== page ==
Vincent Larkin is an artist who despite being born in Melbourne, Australia has lived most of his life in the UK. His practice is based around the idea of the uncomfortable narrative; the overlaps and diversions in the way we tell the story of ourselves. In the pursuit of this idea he uses book form, printed media, web-based media and sometimes song.
Vincent has recently gained an MA in Authorial Illustration from Falmouth College of Art. In the past year his work has been exhibited at the Bookartbookshop in London, and featured as part of the Tate Britain’s Source Spotlight Display for the Pattern, Graphics, Print month. Previous to this Vincent has been involved in illustrating articles dealing with philosophy and history for the Pictograma Magazine, based in Seville, Spain.
Before embarking on his recent MA, through various music based projects and collaborations, Vincent released LPs with labels such as Upset The Rhythm and Gringo Records. As part of the band Spin Spin the Dogs he has performed at venues and arts festivals across the UK, in locations such as the ICA in London and the BALTIC in Gateshead.
Work and practice
My work is made up of drawings and books that explore individual stories and ideas formed from contemporary and past events, big and small. I am interested in the patterns these stories can form, forcing into focus the inescapable weirdness of our world today. My books are designed to immerse the reader in a depiction of this world.
I'm interested in documenting and playing with points of convergence both historical and cultural in a way that exposes oddities and uncomfortable patterns of events that often contradict our assumed realities.
Narrative is an important feature of my works’ operations, however the narrative I use is often presented skewed and abstracted. I do this to represent and make sense of the competing always-available stories of today; I have to abstract narrative in order to communicate.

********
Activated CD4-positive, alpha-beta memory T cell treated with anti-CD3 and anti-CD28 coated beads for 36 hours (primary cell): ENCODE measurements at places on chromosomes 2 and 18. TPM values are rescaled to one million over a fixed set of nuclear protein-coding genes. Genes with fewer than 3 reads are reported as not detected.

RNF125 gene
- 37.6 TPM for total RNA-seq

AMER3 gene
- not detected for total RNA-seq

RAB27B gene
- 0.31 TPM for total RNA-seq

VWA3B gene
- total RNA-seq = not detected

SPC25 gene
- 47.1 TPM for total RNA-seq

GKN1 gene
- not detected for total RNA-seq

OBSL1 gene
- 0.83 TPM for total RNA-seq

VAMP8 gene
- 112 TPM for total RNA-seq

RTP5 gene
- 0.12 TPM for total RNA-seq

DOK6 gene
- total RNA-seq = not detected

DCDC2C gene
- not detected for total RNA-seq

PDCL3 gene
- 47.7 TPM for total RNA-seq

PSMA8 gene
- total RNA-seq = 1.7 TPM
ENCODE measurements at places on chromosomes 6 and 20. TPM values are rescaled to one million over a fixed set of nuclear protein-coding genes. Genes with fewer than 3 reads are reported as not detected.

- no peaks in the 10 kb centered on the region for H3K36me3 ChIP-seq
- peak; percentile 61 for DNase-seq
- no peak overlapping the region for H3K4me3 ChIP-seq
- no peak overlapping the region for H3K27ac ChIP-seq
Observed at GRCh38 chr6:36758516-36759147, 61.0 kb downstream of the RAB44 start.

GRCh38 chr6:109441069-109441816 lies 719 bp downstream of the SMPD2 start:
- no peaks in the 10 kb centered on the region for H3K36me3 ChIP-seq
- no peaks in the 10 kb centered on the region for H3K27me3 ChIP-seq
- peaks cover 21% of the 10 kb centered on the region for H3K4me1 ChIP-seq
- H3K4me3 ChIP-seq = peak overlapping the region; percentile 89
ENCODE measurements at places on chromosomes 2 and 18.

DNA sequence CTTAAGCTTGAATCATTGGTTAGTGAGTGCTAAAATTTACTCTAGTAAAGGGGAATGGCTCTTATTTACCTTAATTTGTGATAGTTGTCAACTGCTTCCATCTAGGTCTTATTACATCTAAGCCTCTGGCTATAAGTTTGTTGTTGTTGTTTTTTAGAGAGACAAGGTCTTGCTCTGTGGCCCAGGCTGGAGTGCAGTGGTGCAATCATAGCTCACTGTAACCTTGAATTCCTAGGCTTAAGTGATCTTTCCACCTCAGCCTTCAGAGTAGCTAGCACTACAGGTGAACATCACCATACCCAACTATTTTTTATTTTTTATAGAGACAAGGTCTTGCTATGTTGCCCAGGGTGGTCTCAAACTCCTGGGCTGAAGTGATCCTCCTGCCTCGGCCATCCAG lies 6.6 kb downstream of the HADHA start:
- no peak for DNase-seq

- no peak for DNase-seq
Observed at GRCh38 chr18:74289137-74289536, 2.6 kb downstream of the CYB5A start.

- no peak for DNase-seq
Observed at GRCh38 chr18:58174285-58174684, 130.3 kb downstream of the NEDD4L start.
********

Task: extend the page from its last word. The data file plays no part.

This is the case in my previous work ‘Do You Know The Way?’ a world map that chooses to depict various events whist omitting most others from the years 1310 towards 2235. In its aspiration toward the hopelessness of including everything, the narrative within this map book has become skewed, scattered and abstracted. For most other maps, hidden behind the facade of longitude and latitude is a manic imagined apparition, formed from many conflicting ideas and power bases. This map is attempting to bring that apparition to the forefront.
During my residency period, I intend to create two separate hand-made illustrated books. The first book will tell a specific story of pre-1963 British popular music with reference to the V&A’s Harry Hammond photographic collection. The second book will explore the story of our music today, informed by dialogue with visitors to the V&A.
I am also planning a performance that will explore the music created in Britain prior to 1963. This performance will attempt to engage the V&A’s audiences into one aspect of my inquiry at the V&A; that of the way we understand and recall music. The rational behind the performance would be to create a musical portrait of the pre 1963 British popular music and place it in a the V&A context. I want it to operate in a similar way to the plaster cast of Trajan's column: I want these songs of cultural weight and importance to act as reproduction of the originals, made available to our present time.
These ideas are compounded in friendly 1990’s pop musician, Damon Albarn’s quote below:
“With mainstream pop music, it's like we've gone back to show business again. It's a pop landscape that exists like Dylan and the Beatles never happened."
It's this mindset that I want to investigate and why the Harry Hammond photographic collection is key. What this collection can be seen to tell is a story of popular music as pure entertainment in transition towards this world that Damon Albarn is alluding to. Artists like Little Richard and Buddy Holly represent the nucleus of this movement and they are both documented within the Hammond’s photographs, right at the point that this strand of American popular music was being assimilated and understood by musicians in Britain. This is the moment where popular music could be seen to be making the transition from entertainment towards art.
I hope that by focusing my residency on Harry Hammond’s photographs, I can encourage others to acknowledge and consider the strange, sometimes overlooked, origins of the pop music of the western world.